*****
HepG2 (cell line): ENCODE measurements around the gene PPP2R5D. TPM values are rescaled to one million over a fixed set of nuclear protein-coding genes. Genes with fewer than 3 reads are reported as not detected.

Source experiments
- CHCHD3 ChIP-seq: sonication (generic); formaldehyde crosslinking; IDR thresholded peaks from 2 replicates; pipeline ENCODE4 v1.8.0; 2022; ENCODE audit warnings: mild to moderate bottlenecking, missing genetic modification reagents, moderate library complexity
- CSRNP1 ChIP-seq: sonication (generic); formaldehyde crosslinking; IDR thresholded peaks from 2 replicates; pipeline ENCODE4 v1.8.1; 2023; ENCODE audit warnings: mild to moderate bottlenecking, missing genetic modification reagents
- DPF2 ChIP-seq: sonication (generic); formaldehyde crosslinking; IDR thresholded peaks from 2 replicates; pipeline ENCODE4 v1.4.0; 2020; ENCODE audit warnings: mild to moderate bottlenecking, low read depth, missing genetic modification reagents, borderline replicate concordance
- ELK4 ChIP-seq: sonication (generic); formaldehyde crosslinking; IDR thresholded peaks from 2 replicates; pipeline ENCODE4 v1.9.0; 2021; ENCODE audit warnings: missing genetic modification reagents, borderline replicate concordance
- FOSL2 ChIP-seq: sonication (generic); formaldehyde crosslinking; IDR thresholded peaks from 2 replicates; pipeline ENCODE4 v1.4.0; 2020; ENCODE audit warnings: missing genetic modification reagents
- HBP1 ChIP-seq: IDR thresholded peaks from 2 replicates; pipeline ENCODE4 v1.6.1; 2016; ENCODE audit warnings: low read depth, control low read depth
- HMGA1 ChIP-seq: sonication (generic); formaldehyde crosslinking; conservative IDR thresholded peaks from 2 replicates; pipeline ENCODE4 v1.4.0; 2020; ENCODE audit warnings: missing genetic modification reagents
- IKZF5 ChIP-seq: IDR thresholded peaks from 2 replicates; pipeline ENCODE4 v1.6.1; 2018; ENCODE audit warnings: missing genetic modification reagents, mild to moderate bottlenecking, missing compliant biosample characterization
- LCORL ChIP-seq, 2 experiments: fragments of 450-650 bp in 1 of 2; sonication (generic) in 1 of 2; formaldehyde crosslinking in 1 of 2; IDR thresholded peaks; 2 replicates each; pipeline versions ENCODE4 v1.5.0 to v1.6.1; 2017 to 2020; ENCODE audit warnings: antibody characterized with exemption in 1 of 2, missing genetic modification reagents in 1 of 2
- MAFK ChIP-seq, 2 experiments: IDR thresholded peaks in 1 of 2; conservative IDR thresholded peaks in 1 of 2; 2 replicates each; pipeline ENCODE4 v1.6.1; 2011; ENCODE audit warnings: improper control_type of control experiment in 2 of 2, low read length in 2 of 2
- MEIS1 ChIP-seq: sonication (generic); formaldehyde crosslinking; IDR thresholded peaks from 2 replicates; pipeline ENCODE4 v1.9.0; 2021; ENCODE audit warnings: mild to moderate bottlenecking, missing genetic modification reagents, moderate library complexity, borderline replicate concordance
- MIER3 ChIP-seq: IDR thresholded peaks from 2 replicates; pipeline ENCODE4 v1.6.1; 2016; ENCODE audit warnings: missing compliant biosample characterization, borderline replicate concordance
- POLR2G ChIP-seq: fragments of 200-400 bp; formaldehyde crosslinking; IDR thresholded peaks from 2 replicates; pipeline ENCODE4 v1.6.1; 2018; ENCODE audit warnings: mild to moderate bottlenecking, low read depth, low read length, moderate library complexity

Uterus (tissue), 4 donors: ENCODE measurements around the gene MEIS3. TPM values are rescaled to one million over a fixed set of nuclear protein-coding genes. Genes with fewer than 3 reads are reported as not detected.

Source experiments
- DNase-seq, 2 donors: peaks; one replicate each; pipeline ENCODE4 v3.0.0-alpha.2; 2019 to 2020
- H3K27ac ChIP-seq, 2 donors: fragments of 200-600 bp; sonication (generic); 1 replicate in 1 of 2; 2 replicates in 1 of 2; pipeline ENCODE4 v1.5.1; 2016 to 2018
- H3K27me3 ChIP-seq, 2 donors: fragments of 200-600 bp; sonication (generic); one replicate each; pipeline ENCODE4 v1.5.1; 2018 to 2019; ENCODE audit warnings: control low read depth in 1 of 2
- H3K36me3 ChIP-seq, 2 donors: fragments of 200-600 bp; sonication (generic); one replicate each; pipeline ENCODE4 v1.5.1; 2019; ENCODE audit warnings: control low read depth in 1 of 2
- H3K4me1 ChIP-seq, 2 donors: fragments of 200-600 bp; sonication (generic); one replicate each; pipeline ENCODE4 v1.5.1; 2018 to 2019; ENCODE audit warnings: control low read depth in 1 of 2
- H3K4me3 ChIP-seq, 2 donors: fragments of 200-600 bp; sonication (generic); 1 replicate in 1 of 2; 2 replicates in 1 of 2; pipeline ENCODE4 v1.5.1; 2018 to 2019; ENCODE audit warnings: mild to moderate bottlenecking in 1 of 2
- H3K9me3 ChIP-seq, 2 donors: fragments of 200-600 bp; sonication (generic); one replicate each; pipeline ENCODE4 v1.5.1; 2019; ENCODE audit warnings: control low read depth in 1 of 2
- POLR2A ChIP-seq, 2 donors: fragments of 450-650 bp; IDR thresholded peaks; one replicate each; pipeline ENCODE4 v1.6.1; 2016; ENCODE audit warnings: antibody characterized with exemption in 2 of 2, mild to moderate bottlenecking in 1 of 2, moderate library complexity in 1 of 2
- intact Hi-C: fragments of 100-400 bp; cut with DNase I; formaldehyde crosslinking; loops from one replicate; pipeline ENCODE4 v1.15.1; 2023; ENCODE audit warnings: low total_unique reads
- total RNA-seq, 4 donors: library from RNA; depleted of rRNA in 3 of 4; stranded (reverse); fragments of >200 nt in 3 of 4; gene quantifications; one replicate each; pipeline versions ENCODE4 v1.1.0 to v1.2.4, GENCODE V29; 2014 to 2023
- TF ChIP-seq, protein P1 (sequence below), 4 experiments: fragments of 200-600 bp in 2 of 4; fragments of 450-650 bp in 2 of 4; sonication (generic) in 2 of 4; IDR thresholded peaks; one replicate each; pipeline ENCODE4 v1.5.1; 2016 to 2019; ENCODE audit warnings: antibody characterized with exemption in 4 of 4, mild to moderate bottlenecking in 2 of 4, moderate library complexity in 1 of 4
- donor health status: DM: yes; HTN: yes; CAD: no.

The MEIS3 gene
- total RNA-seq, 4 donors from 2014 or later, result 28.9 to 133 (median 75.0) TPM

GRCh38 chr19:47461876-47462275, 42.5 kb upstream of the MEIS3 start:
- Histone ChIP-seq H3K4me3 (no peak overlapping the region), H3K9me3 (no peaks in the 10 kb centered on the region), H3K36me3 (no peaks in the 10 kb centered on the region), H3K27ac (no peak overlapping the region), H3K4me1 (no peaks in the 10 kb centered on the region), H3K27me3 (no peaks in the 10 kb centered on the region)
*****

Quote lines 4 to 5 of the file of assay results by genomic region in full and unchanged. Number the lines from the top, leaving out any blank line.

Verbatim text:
- CSRNP1 ChIP-seq: sonication (generic); formaldehyde crosslinking; IDR thresholded peaks from 2 replicates; pipeline ENCODE4 v1.8.1; 2023; ENCODE audit warnings: mild to moderate bottlenecking, missing genetic modification reagents
- DPF2 ChIP-seq: sonication (generic); formaldehyde crosslinking; IDR thresholded peaks from 2 replicates; pipeline ENCODE4 v1.4.0; 2020; ENCODE audit warnings: mild to moderate bottlenecking, low read depth, missing genetic modification reagents, borderline replicate concordance